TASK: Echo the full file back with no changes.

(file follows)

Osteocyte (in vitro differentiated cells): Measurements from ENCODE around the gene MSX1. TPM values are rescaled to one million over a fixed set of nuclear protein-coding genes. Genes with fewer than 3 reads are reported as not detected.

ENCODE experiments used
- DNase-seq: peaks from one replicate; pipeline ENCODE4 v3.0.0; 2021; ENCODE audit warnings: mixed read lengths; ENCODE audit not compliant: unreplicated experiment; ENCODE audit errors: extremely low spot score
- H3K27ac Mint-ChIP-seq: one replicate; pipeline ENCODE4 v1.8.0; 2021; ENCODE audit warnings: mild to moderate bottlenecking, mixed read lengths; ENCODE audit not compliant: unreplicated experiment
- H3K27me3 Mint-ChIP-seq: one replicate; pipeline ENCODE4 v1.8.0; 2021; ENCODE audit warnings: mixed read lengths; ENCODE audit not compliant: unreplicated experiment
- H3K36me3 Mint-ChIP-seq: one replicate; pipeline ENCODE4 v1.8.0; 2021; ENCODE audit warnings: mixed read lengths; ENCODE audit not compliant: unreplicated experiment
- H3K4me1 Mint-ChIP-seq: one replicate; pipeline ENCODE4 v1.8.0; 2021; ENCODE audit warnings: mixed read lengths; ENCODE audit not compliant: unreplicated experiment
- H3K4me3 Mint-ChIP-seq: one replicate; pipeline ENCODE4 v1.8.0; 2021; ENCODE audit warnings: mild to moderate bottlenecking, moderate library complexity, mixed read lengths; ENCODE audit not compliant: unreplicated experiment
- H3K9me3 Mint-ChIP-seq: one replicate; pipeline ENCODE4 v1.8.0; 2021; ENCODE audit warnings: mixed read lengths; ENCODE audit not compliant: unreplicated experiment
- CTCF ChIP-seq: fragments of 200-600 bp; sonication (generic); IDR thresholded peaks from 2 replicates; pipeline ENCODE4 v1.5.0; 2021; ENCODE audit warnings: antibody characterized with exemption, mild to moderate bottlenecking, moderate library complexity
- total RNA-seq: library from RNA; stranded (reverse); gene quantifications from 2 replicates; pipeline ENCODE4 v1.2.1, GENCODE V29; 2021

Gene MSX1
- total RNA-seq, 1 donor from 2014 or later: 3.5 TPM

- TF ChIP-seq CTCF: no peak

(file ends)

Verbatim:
Osteocyte (in vitro differentiated cells): Measurements from ENCODE around the gene MSX1. TPM values are rescaled to one million over a fixed set of nuclear protein-coding genes. Genes with fewer than 3 reads are reported as not detected.

ENCODE experiments used
- DNase-seq: peaks from one replicate; pipeline ENCODE4 v3.0.0; 2021; ENCODE audit warnings: mixed read lengths; ENCODE audit not compliant: unreplicated experiment; ENCODE audit errors: extremely low spot score
- H3K27ac Mint-ChIP-seq: one replicate; pipeline ENCODE4 v1.8.0; 2021; ENCODE audit warnings: mild to moderate bottlenecking, mixed read lengths; ENCODE audit not compliant: unreplicated experiment
- H3K27me3 Mint-ChIP-seq: one replicate; pipeline ENCODE4 v1.8.0; 2021; ENCODE audit warnings: mixed read lengths; ENCODE audit not compliant: unreplicated experiment
- H3K36me3 Mint-ChIP-seq: one replicate; pipeline ENCODE4 v1.8.0; 2021; ENCODE audit warnings: mixed read lengths; ENCODE audit not compliant: unreplicated experiment
- H3K4me1 Mint-ChIP-seq: one replicate; pipeline ENCODE4 v1.8.0; 2021; ENCODE audit warnings: mixed read lengths; ENCODE audit not compliant: unreplicated experiment
- H3K4me3 Mint-ChIP-seq: one replicate; pipeline ENCODE4 v1.8.0; 2021; ENCODE audit warnings: mild to moderate bottlenecking, moderate library complexity, mixed read lengths; ENCODE audit not compliant: unreplicated experiment
- H3K9me3 Mint-ChIP-seq: one replicate; pipeline ENCODE4 v1.8.0; 2021; ENCODE audit warnings: mixed read lengths; ENCODE audit not compliant: unreplicated experiment
- CTCF ChIP-seq: fragments of 200-600 bp; sonication (generic); IDR thresholded peaks from 2 replicates; pipeline ENCODE4 v1.5.0; 2021; ENCODE audit warnings: antibody characterized with exemption, mild to moderate bottlenecking, moderate library complexity
- total RNA-seq: library from RNA; stranded (reverse); gene quantifications from 2 replicates; pipeline ENCODE4 v1.2.1, GENCODE V29; 2021

Gene MSX1
- total RNA-seq, 1 donor from 2014 or later: 3.5 TPM

- TF ChIP-seq CTCF: no peak